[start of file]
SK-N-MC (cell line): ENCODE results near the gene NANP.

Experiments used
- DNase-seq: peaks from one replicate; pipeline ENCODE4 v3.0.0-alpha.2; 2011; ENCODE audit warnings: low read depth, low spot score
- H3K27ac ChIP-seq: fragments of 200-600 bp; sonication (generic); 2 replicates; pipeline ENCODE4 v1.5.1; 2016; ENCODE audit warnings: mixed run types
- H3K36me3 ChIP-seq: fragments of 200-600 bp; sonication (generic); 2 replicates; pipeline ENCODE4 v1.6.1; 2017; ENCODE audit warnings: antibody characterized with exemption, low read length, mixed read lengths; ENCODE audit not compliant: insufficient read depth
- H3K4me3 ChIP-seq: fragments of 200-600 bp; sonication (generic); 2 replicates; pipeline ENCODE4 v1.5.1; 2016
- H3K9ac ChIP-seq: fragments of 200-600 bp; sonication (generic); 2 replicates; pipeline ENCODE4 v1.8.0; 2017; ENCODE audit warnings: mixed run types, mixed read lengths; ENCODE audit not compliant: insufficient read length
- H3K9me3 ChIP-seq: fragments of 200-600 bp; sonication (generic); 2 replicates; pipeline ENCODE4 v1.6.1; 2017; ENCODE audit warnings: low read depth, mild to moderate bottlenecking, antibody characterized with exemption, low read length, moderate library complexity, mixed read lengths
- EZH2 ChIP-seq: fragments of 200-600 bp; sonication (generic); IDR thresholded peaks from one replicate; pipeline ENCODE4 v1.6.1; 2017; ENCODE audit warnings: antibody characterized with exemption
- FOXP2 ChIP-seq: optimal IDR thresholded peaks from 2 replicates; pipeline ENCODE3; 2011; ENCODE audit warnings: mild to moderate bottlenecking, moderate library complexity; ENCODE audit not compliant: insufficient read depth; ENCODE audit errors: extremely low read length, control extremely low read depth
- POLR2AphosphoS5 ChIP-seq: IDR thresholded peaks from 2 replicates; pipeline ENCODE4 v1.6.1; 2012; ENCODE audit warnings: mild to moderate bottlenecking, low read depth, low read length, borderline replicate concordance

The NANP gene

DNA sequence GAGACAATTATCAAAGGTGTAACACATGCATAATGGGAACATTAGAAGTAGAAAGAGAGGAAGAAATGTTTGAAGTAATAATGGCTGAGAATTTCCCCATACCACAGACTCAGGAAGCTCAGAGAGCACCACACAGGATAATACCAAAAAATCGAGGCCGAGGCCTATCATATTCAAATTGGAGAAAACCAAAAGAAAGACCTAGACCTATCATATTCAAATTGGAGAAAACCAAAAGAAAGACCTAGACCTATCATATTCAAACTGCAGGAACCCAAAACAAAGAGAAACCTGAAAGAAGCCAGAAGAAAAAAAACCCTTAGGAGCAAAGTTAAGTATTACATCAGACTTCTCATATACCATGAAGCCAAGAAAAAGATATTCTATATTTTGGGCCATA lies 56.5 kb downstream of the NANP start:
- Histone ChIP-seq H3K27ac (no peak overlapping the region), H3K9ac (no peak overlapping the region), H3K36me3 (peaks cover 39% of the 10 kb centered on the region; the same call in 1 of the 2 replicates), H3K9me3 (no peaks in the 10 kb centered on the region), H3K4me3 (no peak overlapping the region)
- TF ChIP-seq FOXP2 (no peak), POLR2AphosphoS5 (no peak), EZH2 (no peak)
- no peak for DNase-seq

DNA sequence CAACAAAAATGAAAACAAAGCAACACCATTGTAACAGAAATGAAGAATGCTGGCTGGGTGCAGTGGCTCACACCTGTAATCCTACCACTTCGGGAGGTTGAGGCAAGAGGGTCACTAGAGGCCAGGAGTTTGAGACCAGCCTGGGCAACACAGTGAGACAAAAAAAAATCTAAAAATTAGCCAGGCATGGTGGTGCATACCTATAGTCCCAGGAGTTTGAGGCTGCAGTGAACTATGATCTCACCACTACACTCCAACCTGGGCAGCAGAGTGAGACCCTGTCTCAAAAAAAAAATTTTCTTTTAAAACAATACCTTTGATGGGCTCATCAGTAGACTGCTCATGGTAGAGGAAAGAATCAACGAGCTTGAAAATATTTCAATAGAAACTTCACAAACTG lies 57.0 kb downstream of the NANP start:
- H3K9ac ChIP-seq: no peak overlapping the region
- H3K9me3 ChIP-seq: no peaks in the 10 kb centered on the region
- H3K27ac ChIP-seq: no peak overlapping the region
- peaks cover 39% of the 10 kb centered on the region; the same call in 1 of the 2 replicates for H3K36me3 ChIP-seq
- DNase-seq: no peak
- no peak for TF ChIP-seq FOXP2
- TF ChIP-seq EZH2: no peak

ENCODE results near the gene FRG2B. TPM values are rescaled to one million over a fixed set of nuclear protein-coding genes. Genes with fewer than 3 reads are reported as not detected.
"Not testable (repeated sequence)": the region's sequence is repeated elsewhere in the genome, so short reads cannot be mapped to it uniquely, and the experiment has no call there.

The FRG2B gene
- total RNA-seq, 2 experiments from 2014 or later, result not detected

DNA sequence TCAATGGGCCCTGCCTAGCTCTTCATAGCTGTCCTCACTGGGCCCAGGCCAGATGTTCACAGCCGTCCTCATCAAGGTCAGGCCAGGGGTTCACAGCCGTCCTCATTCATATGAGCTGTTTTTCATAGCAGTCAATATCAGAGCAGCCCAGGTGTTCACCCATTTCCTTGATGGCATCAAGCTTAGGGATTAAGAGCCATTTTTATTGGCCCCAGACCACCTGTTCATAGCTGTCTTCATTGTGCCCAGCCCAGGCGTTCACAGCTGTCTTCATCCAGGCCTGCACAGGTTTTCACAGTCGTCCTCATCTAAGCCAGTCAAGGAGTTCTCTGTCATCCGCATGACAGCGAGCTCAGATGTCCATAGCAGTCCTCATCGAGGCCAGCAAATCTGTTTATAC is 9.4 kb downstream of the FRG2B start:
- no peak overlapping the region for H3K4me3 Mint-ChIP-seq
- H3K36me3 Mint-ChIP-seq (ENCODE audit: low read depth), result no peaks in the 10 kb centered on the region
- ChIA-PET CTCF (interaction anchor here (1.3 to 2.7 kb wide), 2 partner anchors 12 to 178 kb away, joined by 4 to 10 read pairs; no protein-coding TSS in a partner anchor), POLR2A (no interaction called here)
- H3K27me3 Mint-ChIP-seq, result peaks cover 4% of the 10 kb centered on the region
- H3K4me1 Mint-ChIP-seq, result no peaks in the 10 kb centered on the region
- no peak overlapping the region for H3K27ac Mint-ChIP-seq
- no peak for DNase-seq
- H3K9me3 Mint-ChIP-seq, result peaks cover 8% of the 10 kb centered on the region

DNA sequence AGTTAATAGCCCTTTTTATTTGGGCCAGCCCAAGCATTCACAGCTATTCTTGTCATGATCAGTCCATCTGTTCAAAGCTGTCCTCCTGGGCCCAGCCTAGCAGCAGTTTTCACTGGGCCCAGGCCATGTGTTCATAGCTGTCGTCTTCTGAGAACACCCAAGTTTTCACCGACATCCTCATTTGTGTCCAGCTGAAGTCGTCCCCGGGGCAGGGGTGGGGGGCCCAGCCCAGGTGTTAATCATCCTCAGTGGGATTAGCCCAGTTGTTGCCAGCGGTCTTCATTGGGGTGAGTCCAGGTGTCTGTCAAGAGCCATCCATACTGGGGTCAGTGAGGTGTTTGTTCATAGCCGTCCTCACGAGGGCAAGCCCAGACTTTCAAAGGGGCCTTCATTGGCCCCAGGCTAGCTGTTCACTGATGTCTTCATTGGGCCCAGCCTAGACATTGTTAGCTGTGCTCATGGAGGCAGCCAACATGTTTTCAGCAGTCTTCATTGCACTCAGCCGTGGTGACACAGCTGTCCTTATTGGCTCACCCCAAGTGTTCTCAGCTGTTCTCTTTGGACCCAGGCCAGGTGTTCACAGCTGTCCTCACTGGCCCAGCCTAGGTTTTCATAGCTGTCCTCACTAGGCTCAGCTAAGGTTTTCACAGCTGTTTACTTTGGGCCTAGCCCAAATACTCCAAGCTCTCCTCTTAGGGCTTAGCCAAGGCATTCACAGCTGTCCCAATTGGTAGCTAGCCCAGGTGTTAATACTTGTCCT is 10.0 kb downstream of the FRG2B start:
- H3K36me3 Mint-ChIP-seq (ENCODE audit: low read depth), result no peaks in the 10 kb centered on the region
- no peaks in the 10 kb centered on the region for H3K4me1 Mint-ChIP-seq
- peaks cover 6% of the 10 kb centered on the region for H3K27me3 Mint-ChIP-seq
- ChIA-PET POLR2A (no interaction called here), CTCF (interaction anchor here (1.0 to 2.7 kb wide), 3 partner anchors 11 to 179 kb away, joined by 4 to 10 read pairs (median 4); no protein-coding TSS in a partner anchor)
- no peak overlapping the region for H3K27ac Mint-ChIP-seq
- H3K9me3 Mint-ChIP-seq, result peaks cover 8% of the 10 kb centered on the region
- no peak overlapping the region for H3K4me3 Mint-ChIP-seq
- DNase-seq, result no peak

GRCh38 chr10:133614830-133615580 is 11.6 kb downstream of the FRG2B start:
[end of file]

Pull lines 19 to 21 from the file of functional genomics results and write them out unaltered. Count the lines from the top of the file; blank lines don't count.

- H3K9me3 ChIP-seq: no peaks in the 10 kb centered on the region
- H3K27ac ChIP-seq: no peak overlapping the region
- peaks cover 39% of the 10 kb centered on the region; the same call in 1 of the 2 replicates for H3K36me3 ChIP-seq